I often travel to different countries chasing stories. It’s hard for me, let alone my credit card issuers, to predict where I’ll be at any given time. This summer, for example, I moved from Madrid, Spain, to Oaxaca, Mexico, and in November I made quick trips to both California and Nicaragua. Confused by my unpredictable spending patterns, my credit card companies often block my legitimate transactions. Continue reading
A busy street climbs a hill on the edge of Oaxaca de Juárez, the capital of the state of Oaxaca in southern Mexico. Up one flight of stairs in a fresh-painted white residential building you’ll find the FabLab community fabrication center and Oaxaca’s first locally-produced 3D printer and plastic extruder.
See also my magazine feature on this project for PBS NOVA Next: “Building a New Economy on Soda Bottles and a 3D Printer.”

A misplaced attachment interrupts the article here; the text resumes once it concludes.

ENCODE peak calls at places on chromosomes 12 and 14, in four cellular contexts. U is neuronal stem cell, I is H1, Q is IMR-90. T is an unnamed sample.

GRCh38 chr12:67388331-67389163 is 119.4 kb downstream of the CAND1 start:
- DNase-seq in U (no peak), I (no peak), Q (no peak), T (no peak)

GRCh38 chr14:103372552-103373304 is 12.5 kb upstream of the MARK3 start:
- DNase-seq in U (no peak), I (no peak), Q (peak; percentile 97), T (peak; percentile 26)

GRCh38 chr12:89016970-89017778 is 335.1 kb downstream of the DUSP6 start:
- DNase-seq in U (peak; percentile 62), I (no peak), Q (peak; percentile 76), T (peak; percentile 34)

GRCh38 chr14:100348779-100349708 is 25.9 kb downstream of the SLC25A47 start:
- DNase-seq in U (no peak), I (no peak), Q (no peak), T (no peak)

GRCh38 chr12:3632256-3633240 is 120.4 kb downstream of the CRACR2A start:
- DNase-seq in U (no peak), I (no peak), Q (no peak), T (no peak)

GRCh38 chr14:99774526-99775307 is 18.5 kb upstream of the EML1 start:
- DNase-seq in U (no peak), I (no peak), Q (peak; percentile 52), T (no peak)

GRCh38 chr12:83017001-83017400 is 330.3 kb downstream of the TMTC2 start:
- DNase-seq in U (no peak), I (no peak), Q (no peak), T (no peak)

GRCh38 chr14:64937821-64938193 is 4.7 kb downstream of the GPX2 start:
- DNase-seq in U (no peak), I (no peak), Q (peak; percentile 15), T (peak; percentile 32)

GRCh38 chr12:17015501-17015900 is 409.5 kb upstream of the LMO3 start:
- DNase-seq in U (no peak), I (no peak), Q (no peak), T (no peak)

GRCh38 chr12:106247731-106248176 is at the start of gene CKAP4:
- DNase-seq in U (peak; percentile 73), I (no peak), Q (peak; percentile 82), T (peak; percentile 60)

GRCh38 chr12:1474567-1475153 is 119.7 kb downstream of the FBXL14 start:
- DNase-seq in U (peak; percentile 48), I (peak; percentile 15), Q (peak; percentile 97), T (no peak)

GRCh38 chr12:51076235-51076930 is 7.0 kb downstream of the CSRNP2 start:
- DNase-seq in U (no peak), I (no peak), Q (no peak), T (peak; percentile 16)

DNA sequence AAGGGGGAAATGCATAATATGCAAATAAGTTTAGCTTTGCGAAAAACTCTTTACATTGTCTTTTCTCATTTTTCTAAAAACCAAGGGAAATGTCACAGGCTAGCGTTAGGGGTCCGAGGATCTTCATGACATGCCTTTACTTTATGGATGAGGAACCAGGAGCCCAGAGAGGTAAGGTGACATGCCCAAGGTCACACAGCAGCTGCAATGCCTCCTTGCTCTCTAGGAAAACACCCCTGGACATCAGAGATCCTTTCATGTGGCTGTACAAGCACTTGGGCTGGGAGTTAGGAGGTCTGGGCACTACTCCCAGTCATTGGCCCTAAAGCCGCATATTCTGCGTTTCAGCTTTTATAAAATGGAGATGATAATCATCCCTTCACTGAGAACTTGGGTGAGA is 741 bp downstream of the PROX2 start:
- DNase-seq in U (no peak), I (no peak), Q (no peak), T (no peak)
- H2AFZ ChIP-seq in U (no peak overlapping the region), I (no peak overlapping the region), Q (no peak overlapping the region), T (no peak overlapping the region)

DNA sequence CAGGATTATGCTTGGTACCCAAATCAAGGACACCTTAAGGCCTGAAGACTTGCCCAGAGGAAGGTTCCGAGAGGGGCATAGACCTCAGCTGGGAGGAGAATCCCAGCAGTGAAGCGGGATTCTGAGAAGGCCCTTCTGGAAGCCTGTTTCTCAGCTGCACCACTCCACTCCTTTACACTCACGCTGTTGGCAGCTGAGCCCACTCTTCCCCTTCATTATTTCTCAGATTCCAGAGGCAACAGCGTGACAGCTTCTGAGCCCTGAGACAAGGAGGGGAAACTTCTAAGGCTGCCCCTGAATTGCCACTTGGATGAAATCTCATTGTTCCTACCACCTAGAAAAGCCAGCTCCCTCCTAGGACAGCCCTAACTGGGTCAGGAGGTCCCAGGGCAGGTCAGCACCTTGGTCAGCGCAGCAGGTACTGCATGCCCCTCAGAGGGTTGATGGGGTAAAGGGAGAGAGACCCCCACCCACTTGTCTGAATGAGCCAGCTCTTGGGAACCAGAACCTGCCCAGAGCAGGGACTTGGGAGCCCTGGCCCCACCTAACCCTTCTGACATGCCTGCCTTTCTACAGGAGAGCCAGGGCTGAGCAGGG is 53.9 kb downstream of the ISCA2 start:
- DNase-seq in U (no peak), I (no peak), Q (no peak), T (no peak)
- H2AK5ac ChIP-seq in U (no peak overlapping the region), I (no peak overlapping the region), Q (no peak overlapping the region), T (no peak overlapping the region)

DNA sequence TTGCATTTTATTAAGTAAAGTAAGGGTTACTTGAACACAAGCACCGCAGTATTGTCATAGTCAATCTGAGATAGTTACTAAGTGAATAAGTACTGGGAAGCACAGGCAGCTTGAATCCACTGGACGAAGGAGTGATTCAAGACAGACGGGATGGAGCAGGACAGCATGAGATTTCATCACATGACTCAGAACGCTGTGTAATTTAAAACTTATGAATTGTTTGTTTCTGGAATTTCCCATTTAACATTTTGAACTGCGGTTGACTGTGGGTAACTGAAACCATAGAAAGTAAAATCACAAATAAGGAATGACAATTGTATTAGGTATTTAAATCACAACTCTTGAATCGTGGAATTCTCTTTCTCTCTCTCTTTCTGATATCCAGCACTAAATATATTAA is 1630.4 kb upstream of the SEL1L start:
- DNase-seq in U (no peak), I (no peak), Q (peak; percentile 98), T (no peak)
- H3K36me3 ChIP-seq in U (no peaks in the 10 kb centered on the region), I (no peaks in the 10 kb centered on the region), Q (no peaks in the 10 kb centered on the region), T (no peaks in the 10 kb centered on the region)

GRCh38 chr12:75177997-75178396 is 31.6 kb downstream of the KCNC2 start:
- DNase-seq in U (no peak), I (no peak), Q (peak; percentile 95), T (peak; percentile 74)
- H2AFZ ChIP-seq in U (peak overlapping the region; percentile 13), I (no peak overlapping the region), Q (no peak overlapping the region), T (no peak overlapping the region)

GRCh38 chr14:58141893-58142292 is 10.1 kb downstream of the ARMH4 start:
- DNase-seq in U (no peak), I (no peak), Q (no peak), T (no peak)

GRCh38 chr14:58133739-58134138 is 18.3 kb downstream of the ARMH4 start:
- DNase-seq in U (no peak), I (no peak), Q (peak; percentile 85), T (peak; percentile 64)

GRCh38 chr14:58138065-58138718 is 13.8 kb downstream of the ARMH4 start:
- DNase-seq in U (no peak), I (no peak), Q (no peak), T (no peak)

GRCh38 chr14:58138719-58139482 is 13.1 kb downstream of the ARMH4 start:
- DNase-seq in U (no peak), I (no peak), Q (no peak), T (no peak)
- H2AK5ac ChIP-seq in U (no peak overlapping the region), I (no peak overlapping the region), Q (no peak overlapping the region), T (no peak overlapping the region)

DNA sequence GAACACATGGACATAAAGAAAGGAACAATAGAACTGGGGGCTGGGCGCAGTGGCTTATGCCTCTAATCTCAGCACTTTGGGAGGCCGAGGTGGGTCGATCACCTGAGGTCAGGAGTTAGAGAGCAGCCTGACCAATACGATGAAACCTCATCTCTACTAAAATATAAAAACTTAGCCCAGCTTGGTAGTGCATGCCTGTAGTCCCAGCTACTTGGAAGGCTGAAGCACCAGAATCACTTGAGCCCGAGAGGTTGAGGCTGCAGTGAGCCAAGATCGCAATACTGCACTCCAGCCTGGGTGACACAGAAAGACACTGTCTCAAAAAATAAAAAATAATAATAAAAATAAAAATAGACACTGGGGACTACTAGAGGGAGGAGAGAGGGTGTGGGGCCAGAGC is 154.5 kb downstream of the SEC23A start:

This month, U.S. President Barack Obama’s administration began opening the long-closed diplomatic door to Cuba. Among other things the President’s plan makes way for is the ability of U.S. companies to sell telecommunications equipment to the island. Legislation imposing a broad economic embargo still stands, but the administration has some leeway over activity that improves the flow of information under the banner of “spreading democracy.”
(Exceptions to the old embargo abound: the U.S. National Science Foundation actually provided Cuba’s first Internet connection in 1996 as part of a broader connectivity drive for developing countries.)
What remains unclear, says computer scientist and Cuba telecom blogger Larry Press of California State University in Dominguez Hills, is what use the Cuban government has for U.S. telecom equipment. Continue reading
Luís Euxebio Irías Calderón is the operator of a small hydroelectric power plant in the mountainous coffee country of northern Nicaragua, and he’s singing a song he wrote about turbines and transformers, to celebrate the arrival of electricity here in his remote corner of the country.